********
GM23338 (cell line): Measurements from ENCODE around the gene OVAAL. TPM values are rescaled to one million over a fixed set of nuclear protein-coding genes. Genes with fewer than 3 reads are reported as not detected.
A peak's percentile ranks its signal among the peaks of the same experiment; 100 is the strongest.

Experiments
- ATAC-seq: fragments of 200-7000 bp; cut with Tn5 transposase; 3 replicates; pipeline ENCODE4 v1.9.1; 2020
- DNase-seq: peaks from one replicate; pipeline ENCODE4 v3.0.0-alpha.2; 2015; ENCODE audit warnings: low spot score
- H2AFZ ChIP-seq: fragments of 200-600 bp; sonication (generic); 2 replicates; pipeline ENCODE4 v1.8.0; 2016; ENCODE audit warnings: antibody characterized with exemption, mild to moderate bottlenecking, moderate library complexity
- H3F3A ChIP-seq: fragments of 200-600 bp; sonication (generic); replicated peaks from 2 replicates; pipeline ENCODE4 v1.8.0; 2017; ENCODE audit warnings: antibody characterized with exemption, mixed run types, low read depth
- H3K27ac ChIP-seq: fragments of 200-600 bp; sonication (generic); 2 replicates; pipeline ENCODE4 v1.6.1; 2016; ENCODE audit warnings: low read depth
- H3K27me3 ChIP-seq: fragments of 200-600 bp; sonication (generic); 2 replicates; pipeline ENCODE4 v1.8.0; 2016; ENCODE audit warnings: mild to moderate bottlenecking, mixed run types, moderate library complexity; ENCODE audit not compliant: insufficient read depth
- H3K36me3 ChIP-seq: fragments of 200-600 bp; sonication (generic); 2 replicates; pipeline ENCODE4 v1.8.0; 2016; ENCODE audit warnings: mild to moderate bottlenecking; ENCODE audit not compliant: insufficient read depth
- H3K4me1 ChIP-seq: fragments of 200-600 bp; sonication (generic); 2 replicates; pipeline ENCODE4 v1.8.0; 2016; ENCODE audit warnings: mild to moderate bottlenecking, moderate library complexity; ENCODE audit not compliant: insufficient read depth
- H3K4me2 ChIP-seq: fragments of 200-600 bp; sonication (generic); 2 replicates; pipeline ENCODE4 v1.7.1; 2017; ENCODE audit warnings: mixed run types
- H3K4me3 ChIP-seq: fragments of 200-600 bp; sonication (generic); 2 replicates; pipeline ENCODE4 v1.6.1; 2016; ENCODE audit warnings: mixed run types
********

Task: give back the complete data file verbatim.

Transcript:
GM23338 (cell line): Measurements from ENCODE around the gene OVAAL. TPM values are rescaled to one million over a fixed set of nuclear protein-coding genes. Genes with fewer than 3 reads are reported as not detected.
A peak's percentile ranks its signal among the peaks of the same experiment; 100 is the strongest.

Experiments
- ATAC-seq: fragments of 200-7000 bp; cut with Tn5 transposase; 3 replicates; pipeline ENCODE4 v1.9.1; 2020
- DNase-seq: peaks from one replicate; pipeline ENCODE4 v3.0.0-alpha.2; 2015; ENCODE audit warnings: low spot score
- H2AFZ ChIP-seq: fragments of 200-600 bp; sonication (generic); 2 replicates; pipeline ENCODE4 v1.8.0; 2016; ENCODE audit warnings: antibody characterized with exemption, mild to moderate bottlenecking, moderate library complexity
- H3F3A ChIP-seq: fragments of 200-600 bp; sonication (generic); replicated peaks from 2 replicates; pipeline ENCODE4 v1.8.0; 2017; ENCODE audit warnings: antibody characterized with exemption, mixed run types, low read depth
- H3K27ac ChIP-seq: fragments of 200-600 bp; sonication (generic); 2 replicates; pipeline ENCODE4 v1.6.1; 2016; ENCODE audit warnings: low read depth
- H3K27me3 ChIP-seq: fragments of 200-600 bp; sonication (generic); 2 replicates; pipeline ENCODE4 v1.8.0; 2016; ENCODE audit warnings: mild to moderate bottlenecking, mixed run types, moderate library complexity; ENCODE audit not compliant: insufficient read depth
- H3K36me3 ChIP-seq: fragments of 200-600 bp; sonication (generic); 2 replicates; pipeline ENCODE4 v1.8.0; 2016; ENCODE audit warnings: mild to moderate bottlenecking; ENCODE audit not compliant: insufficient read depth
- H3K4me1 ChIP-seq: fragments of 200-600 bp; sonication (generic); 2 replicates; pipeline ENCODE4 v1.8.0; 2016; ENCODE audit warnings: mild to moderate bottlenecking, moderate library complexity; ENCODE audit not compliant: insufficient read depth
- H3K4me2 ChIP-seq: fragments of 200-600 bp; sonication (generic); 2 replicates; pipeline ENCODE4 v1.7.1; 2017; ENCODE audit warnings: mixed run types
- H3K4me3 ChIP-seq: fragments of 200-600 bp; sonication (generic); 2 replicates; pipeline ENCODE4 v1.6.1; 2016; ENCODE audit warnings: mixed run types